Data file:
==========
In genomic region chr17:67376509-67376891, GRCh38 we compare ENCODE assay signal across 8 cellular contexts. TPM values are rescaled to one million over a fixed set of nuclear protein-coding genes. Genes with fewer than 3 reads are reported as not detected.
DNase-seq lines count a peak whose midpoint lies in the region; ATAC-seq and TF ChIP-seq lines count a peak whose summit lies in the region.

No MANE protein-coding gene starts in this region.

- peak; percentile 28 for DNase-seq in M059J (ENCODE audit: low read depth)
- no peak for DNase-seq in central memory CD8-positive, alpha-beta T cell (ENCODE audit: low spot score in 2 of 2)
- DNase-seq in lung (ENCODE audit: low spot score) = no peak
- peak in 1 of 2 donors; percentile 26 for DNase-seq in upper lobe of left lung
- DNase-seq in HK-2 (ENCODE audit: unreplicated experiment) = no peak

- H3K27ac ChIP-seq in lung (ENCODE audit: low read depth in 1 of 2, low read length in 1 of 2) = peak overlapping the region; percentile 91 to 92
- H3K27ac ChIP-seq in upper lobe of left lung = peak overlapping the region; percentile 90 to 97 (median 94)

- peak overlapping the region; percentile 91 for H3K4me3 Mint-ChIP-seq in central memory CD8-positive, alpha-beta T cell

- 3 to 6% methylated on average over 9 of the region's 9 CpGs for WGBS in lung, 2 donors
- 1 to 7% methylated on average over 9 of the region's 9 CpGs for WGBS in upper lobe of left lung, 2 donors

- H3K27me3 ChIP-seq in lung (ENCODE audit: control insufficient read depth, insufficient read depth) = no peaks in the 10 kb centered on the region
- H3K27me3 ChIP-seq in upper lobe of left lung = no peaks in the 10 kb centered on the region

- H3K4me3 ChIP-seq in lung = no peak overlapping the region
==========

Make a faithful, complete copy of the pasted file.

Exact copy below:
In genomic region chr17:67376509-67376891, GRCh38 we compare ENCODE assay signal across 8 cellular contexts. TPM values are rescaled to one million over a fixed set of nuclear protein-coding genes. Genes with fewer than 3 reads are reported as not detected.
DNase-seq lines count a peak whose midpoint lies in the region; ATAC-seq and TF ChIP-seq lines count a peak whose summit lies in the region.

No MANE protein-coding gene starts in this region.

- peak; percentile 28 for DNase-seq in M059J (ENCODE audit: low read depth)
- no peak for DNase-seq in central memory CD8-positive, alpha-beta T cell (ENCODE audit: low spot score in 2 of 2)
- DNase-seq in lung (ENCODE audit: low spot score) = no peak
- peak in 1 of 2 donors; percentile 26 for DNase-seq in upper lobe of left lung
- DNase-seq in HK-2 (ENCODE audit: unreplicated experiment) = no peak

- H3K27ac ChIP-seq in lung (ENCODE audit: low read depth in 1 of 2, low read length in 1 of 2) = peak overlapping the region; percentile 91 to 92
- H3K27ac ChIP-seq in upper lobe of left lung = peak overlapping the region; percentile 90 to 97 (median 94)

- peak overlapping the region; percentile 91 for H3K4me3 Mint-ChIP-seq in central memory CD8-positive, alpha-beta T cell

- 3 to 6% methylated on average over 9 of the region's 9 CpGs for WGBS in lung, 2 donors
- 1 to 7% methylated on average over 9 of the region's 9 CpGs for WGBS in upper lobe of left lung, 2 donors

- H3K27me3 ChIP-seq in lung (ENCODE audit: control insufficient read depth, insufficient read depth) = no peaks in the 10 kb centered on the region
- H3K27me3 ChIP-seq in upper lobe of left lung = no peaks in the 10 kb centered on the region

- H3K4me3 ChIP-seq in lung = no peak overlapping the region